In the United States, 2.2 million sheep are slaughtered every year for human consumption. Because consumers prefer eating lamb, sheep are usually slaughtered at a very young age---six to eight months old. 

When they are a few weeks old, sheep typically have their tails cut off without anesthesia or their tail is tied with rubber until it rots and falls off. Both methods are very painful for lambs and cause chronic pain.

In the wool industry, sheep are subjected to the painful process of mulesing, in which large chunks of the animal's skin is sliced off without anesthesia to prevent bugs from burrowing into their skin, which has been bred to have many folds because it is advantageous to wool production. This process is obviously very painful, and only ends when the sheep are sent to slaughter at the end of their life.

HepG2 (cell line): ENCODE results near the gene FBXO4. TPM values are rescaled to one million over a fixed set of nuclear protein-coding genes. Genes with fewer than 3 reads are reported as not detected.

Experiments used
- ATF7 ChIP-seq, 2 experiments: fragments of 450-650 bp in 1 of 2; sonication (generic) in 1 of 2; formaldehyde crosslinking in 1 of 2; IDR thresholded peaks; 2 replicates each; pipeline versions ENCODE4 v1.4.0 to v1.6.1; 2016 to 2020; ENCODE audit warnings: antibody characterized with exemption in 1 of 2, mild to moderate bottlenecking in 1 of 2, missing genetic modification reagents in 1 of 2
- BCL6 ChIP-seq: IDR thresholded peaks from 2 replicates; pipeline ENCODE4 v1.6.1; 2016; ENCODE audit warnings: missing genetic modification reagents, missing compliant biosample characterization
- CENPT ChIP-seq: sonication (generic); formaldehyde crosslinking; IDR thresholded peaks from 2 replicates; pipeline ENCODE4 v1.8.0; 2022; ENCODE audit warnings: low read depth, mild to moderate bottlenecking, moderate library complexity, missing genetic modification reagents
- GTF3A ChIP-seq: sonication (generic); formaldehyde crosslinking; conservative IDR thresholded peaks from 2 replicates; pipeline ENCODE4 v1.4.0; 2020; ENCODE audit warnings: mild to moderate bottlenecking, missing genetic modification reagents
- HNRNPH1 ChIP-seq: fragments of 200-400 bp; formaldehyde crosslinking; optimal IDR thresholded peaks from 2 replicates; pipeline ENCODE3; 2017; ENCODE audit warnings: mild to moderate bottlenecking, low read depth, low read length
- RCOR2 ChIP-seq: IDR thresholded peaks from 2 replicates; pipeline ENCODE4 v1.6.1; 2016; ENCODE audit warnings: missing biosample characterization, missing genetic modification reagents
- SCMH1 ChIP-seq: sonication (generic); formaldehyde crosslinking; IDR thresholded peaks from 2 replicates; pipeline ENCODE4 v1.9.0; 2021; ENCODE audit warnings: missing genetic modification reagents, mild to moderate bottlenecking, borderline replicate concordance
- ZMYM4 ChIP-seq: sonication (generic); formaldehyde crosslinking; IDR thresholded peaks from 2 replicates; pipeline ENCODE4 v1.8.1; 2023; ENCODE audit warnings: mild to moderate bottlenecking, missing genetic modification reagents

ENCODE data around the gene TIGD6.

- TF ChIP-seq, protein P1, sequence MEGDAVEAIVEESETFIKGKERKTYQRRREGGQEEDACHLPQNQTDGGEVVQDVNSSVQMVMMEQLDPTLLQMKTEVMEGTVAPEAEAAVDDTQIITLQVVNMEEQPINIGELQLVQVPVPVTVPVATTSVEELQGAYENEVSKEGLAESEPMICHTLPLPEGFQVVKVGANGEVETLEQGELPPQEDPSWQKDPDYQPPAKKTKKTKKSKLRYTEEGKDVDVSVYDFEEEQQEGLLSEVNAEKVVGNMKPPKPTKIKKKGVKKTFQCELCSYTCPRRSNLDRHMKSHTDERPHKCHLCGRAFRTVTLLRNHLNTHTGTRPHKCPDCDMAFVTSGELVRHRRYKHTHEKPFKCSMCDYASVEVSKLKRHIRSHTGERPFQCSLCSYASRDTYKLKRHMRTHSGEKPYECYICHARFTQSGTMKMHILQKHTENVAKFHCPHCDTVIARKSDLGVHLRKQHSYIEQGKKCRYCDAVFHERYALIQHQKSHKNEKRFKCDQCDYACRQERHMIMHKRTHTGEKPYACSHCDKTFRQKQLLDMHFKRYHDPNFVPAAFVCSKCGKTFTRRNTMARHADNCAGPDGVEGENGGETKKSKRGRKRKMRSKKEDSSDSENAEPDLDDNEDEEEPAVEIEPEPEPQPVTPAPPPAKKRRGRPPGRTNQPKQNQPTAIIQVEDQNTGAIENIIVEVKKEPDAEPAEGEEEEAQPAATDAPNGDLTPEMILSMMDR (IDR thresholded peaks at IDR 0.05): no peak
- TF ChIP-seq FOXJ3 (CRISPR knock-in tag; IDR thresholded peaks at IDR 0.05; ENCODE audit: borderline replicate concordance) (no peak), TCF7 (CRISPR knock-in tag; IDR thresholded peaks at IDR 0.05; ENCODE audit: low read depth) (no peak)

Kelsey is a big ram who escaped when he and his fellow sheep were being loaded for their last ride to the stockyards. Kelsey was a young lamb at the time of his escape, and he spent the next two years on the run. Kelsey took shelter at a farm that left food out for him, but would never let anyone get to close because he feared for his life. One day, our caring friend April saw Kelsey and knew she had to find a home for this handsome but unkempt wild sheep. April convinced her family to help with his capture and found a sanctuary to take him---Wedrose Acres! Unfortunately, Kelsey was too afraid of being sent off to the stockyards that catching him proved very tricky. Finally, thanks to a team of volunteers, we were able to coax Kelsey into relocating and now he lives very peacefully at Wedrose Acres and looks forward to visitors with vanilla cookies. Kelsey is named for our friend Lois Kelsey because of his great spirit and big heart, and would like to say a special thanks to his namesake as well as April, Jo, Marty, and Terry for aiding in his rescue.